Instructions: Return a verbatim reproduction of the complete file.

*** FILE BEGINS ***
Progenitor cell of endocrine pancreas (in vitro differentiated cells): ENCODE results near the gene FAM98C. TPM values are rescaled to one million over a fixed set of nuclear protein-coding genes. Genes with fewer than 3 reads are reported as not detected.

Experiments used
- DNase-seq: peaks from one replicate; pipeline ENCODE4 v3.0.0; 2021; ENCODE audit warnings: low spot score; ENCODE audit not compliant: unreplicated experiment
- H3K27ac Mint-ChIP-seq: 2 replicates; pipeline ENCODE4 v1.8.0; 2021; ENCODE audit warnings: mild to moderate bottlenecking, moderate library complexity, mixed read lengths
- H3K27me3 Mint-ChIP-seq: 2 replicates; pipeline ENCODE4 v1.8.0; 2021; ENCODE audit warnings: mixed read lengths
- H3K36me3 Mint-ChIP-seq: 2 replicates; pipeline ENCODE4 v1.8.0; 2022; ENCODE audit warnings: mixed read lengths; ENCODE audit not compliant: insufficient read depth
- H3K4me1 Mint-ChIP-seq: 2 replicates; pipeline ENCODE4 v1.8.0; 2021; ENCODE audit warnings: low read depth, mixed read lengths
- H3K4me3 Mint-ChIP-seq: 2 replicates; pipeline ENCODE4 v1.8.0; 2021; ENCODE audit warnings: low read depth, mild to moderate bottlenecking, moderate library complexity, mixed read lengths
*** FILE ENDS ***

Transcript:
Progenitor cell of endocrine pancreas (in vitro differentiated cells): ENCODE results near the gene FAM98C. TPM values are rescaled to one million over a fixed set of nuclear protein-coding genes. Genes with fewer than 3 reads are reported as not detected.

Experiments used
- DNase-seq: peaks from one replicate; pipeline ENCODE4 v3.0.0; 2021; ENCODE audit warnings: low spot score; ENCODE audit not compliant: unreplicated experiment
- H3K27ac Mint-ChIP-seq: 2 replicates; pipeline ENCODE4 v1.8.0; 2021; ENCODE audit warnings: mild to moderate bottlenecking, moderate library complexity, mixed read lengths
- H3K27me3 Mint-ChIP-seq: 2 replicates; pipeline ENCODE4 v1.8.0; 2021; ENCODE audit warnings: mixed read lengths
- H3K36me3 Mint-ChIP-seq: 2 replicates; pipeline ENCODE4 v1.8.0; 2022; ENCODE audit warnings: mixed read lengths; ENCODE audit not compliant: insufficient read depth
- H3K4me1 Mint-ChIP-seq: 2 replicates; pipeline ENCODE4 v1.8.0; 2021; ENCODE audit warnings: low read depth, mixed read lengths
- H3K4me3 Mint-ChIP-seq: 2 replicates; pipeline ENCODE4 v1.8.0; 2021; ENCODE audit warnings: low read depth, mild to moderate bottlenecking, moderate library complexity, mixed read lengths